[0079] In the example of FIG. 5, seventeen claimable property icons have already been claimed. Each claimed icon may be illustrated as a colored pyramid in its respective region 502-516. In at least some embodiments, a color of each claimed icon may correspond to a color associated with the player 412-418 that claimed the icon. For example, in at least one embodiment, icons claimed by a player 412-418 may be colored gold, red, orange, yellow, green, blue, indigo, violet, etc. to correspond to a color associated with the player 412-418 as may be shown in player position 404-410. Other methods of indicating the association of a claimed icon with a player or bot are of course possible.

[0080] FIG. 6 is a screenshot of wagering game 400, illustrating a claim by a player 412-418 of a claimable property icon 602 within region 508. As shown, when icon 602 is selected, the icon 602 is slightly enlarged and projects a beam of light from its apex to indicate that it has been newly selected. It will be appreciated that any suitable animation or graphical effect may be used to depict selection of claimable property icons. In addition, first meter 520 is decremented to indicate that there are “7 sites left” on map 420 capable of player selection, where the term “site” refers, during gameplay, to a claimable property icon.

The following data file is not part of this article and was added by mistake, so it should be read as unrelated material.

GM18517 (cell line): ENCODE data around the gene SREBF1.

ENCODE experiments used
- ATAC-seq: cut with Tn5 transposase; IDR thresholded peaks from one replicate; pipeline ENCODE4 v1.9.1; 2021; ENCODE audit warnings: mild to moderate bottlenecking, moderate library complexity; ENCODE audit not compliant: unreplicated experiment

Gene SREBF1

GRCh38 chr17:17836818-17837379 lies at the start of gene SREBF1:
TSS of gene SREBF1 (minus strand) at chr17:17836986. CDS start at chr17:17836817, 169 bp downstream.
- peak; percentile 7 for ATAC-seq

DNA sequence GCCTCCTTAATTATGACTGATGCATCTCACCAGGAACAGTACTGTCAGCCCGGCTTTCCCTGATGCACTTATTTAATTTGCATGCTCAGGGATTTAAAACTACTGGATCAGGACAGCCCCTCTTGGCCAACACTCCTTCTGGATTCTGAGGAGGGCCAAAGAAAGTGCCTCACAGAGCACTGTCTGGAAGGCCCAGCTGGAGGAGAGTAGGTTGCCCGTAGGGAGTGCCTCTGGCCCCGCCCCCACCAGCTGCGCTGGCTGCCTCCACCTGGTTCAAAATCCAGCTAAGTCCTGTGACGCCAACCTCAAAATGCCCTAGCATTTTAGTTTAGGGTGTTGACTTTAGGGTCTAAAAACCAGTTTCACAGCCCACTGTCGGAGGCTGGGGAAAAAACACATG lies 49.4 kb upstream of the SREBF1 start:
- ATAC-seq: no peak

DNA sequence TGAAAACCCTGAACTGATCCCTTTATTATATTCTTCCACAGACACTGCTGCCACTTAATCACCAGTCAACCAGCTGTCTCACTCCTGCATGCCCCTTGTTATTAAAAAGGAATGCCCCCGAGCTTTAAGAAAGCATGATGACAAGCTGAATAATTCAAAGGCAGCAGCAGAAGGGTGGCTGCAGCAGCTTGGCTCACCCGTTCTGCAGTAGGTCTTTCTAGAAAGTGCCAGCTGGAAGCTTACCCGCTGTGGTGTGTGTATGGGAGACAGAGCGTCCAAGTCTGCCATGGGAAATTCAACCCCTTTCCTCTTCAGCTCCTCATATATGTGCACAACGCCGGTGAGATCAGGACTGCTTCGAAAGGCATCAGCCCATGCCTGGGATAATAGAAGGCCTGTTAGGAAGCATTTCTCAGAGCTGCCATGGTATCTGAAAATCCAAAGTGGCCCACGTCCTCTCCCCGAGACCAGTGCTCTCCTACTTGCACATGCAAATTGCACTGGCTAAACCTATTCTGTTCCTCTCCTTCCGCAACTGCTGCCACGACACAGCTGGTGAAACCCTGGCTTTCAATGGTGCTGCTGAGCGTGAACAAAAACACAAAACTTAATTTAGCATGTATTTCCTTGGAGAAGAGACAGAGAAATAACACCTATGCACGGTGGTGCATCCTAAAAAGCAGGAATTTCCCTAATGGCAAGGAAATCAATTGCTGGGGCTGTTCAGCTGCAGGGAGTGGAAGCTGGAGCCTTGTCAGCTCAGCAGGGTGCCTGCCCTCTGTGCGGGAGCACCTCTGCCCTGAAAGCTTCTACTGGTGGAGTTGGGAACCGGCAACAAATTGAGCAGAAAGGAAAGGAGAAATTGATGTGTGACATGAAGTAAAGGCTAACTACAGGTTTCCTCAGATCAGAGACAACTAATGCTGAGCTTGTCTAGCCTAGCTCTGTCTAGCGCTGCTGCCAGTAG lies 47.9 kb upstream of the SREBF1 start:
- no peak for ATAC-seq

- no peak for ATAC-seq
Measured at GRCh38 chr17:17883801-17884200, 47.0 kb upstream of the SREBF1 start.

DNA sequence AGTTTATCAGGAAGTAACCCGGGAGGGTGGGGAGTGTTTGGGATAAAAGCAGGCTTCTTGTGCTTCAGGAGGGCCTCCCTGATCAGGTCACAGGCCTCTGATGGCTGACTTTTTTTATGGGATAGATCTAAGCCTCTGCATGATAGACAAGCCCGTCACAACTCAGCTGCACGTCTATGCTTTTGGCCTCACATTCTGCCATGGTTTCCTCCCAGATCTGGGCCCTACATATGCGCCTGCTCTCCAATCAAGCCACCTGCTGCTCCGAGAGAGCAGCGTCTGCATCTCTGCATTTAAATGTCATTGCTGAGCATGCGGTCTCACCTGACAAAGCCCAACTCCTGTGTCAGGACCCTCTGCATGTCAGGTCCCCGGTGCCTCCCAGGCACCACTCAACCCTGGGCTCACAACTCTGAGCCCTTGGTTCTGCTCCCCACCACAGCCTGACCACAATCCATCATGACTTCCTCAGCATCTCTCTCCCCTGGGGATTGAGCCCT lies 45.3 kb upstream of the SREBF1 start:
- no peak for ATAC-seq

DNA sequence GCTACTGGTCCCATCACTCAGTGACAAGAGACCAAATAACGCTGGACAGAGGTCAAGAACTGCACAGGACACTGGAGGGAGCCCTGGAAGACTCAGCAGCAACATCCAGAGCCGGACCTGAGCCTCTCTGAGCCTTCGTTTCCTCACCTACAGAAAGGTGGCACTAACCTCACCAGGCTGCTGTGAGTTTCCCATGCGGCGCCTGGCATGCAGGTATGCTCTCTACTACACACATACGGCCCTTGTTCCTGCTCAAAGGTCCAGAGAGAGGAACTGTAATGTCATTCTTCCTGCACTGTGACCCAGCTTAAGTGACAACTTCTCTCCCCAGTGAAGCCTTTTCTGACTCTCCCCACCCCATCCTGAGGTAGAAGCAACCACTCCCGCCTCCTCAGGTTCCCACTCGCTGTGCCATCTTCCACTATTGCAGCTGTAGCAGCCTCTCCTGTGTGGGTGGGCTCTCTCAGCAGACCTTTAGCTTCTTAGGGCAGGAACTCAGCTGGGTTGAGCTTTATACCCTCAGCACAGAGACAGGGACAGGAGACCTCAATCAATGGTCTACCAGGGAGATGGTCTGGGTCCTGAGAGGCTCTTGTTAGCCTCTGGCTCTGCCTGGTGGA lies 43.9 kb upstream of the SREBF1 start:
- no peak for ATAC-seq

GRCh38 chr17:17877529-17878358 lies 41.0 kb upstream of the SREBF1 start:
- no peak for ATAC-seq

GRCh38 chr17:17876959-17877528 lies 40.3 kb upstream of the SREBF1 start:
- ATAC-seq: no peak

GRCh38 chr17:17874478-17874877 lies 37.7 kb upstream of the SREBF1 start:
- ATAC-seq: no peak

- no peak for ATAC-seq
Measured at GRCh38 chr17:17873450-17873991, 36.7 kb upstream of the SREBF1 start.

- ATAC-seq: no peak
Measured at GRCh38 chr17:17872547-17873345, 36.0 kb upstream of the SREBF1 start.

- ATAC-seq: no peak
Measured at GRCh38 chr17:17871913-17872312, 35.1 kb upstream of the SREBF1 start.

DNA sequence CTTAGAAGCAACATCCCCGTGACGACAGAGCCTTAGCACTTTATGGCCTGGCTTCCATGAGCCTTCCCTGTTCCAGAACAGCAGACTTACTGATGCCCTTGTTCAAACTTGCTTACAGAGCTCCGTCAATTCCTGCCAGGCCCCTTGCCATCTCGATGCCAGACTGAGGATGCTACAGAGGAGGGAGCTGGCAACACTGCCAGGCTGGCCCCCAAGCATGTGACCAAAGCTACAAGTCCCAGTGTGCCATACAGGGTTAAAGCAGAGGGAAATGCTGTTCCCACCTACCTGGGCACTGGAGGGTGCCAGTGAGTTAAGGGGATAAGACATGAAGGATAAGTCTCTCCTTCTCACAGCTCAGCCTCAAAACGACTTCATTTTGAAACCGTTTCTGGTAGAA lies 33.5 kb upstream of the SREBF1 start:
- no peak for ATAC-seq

[0081] Accordingly, to determine whether and when a bot player 414-418 will claim a claimable property icon, a processor (such as processor 204 and/or a processor of a mobile computing device, such as a smart phone or tablet, and/or a processor of a backend server system, such as any of server systems 106-114) may simulate a behavior of each hot 414-418 in a manner that resembles a behavior of one or more human players.

[0082] Broadly, to simulate bot behavior, as described below, a plurality of tables may be used, where each table defines as aspect of bot behavior to be applied during the bonus game. Further, the tables may include values defining characteristics of bot behavior (e.g., wager amounts, etc.) designed to approximate the behavior of different types of real-world players (e.g., high rollers, etc.)